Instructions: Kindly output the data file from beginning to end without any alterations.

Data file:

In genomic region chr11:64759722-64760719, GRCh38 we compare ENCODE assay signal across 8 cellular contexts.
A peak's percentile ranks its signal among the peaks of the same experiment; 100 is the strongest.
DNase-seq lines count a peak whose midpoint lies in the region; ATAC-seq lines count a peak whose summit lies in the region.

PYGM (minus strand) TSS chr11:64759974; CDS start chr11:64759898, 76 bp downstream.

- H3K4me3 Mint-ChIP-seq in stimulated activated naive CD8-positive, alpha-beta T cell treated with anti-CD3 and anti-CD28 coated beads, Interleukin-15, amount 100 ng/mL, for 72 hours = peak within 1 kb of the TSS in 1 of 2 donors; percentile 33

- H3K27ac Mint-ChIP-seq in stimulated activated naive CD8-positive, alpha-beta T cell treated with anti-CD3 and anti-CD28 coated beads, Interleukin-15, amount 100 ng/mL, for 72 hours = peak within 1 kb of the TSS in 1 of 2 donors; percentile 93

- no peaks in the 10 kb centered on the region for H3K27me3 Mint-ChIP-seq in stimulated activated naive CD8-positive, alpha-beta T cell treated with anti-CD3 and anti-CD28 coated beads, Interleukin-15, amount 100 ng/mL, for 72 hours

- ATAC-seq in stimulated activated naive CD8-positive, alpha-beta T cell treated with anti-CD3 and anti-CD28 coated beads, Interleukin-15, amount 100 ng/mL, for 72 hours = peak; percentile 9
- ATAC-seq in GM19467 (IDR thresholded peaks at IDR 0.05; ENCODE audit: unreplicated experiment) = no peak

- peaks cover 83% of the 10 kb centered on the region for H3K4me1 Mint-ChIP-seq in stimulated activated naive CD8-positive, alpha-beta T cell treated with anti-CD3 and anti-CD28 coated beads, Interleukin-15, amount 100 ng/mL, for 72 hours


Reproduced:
In genomic region chr11:64759722-64760719, GRCh38 we compare ENCODE assay signal across 8 cellular contexts.
A peak's percentile ranks its signal among the peaks of the same experiment; 100 is the strongest.
DNase-seq lines count a peak whose midpoint lies in the region; ATAC-seq lines count a peak whose summit lies in the region.

PYGM (minus strand) TSS chr11:64759974; CDS start chr11:64759898, 76 bp downstream.

- H3K4me3 Mint-ChIP-seq in stimulated activated naive CD8-positive, alpha-beta T cell treated with anti-CD3 and anti-CD28 coated beads, Interleukin-15, amount 100 ng/mL, for 72 hours = peak within 1 kb of the TSS in 1 of 2 donors; percentile 33

- H3K27ac Mint-ChIP-seq in stimulated activated naive CD8-positive, alpha-beta T cell treated with anti-CD3 and anti-CD28 coated beads, Interleukin-15, amount 100 ng/mL, for 72 hours = peak within 1 kb of the TSS in 1 of 2 donors; percentile 93

- no peaks in the 10 kb centered on the region for H3K27me3 Mint-ChIP-seq in stimulated activated naive CD8-positive, alpha-beta T cell treated with anti-CD3 and anti-CD28 coated beads, Interleukin-15, amount 100 ng/mL, for 72 hours

- ATAC-seq in stimulated activated naive CD8-positive, alpha-beta T cell treated with anti-CD3 and anti-CD28 coated beads, Interleukin-15, amount 100 ng/mL, for 72 hours = peak; percentile 9
- ATAC-seq in GM19467 (IDR thresholded peaks at IDR 0.05; ENCODE audit: unreplicated experiment) = no peak

- peaks cover 83% of the 10 kb centered on the region for H3K4me1 Mint-ChIP-seq in stimulated activated naive CD8-positive, alpha-beta T cell treated with anti-CD3 and anti-CD28 coated beads, Interleukin-15, amount 100 ng/mL, for 72 hours